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What is a Statutory Power of Attorney in Georgia?
Regardless of age or financial status, anyone can benefit from a power of attorney. A Georgia Statutory Power of Attorney allows you to appoint someone you trust to manage your finances for your benefit if you are unable to manage your assets yourself. A Georgia Statutory Power of Attorney may be effective immediately or may not become effective until you become incapacitated (called a spurt). If no one is appointed as a proxy, your assets may be frozen and inaccessible, even for your use, until a guardianship is created. A guardianship is the legal process for a judge to appoint someone to manage your finances. Anyone can apply to be a curator, and the person appointed may not be the same person you would have chosen.
A Georgia Statutory Power of Attorney cannot be used when passing. An agent’s authority ceases and probate must be initiated upon the death of an account holder. A Georgia Statutory Power of Attorney should be created before insanity sets in and should be created well in advance so that no argument can be made that you have been unduly influenced. To be valid, a Georgia Statutory Power of Attorney requires the signature of the creator, a witness (not the agent), and a notary public.
What assets are managed
A Georgia Statutory Power of Attorney, although it is a statutory form, can be customized for each person. The document provides options for you to grant or deny powers over each asset. In the first part of the power of attorney, called the “general powers”, you generally authorize all the powers of this section, because they are the ones which allow your agent to manage your finances efficiently (access to a bank account, declaration of income for you, paying your mortgage, etc.). The second section, “Specific Powers,” mainly deals with beneficiary designations, creating trusts, disclaiming inheritance, etc., and may be powers that you don’t typically grant an agent. The Georgia Statutory Power of Attorney is different from other power of attorney forms because it has the power of the Georgia Legislature behind it. In 2017, a new power of attorney law was passed which states that if a Georgia statutory power of attorney is used, a financial institution cannot reject the document outside of a good faith basis. This means that you no longer have to complete the power of attorney for each company. This single form can be used at all financial institutions in Georgia.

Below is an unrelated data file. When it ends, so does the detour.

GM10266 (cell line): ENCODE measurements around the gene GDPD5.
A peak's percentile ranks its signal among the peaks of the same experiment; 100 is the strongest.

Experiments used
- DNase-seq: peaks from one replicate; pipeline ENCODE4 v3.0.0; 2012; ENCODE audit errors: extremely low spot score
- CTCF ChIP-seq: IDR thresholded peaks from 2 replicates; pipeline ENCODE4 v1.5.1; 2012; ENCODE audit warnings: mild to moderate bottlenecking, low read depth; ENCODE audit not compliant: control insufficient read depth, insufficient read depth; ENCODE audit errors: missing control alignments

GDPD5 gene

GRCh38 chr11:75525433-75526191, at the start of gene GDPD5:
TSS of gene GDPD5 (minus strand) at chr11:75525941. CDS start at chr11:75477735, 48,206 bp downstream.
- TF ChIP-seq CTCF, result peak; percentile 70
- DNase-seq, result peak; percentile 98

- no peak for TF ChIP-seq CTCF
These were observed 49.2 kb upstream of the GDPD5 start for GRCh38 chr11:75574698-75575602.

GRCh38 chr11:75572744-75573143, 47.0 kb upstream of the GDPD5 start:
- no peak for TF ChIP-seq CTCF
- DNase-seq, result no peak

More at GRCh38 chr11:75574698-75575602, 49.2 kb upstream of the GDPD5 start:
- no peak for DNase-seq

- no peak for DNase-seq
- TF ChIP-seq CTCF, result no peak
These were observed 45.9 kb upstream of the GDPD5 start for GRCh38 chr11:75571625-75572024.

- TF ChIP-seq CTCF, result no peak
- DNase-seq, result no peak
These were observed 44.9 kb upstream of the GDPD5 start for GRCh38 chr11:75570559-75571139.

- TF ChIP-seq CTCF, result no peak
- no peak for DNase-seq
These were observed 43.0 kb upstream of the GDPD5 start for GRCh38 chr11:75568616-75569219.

Example 1: Becky is twenty-five and doesn’t own much, but she does have a checking account and 401(k) through her employer. Becky has rent, utilities, taxes, car payment and other financial obligations. During her morning commute, Becky has a car accident that leaves her in a coma for two weeks and in the hospital for a month. During this time, Becky is unable to manage her finances or make decisions about her financial obligations. If Becky had a statutory power of attorney in Georgia, that person could take care of her financial obligations for her.
Example 2: George is 83 and starting to show signs of dementia. George can live independently at the moment but forgets to pay his bills on time and doesn’t remember where all his accounts are. However, George made a statutory power of attorney in Georgia which named his son, Henry, as his agent. Henry can pay George’s bills, file his taxes, direct his investments, and when the time comes, sign a contract for George to move into an assisted living facility.
Planning for the future can save your family time and money and make your life easier. A power of attorney can avoid the need for judicial oversight and reporting through guardianship and ensure that someone you trust is managing your finances for you. Although we cannot predict every future event, we can plan for it. Let Drew Eckl & Farnham help you plan for all of life’s circumstances.
The content of this article is intended to provide a general guide on the subject. Specialist advice should be sought regarding your particular situation.
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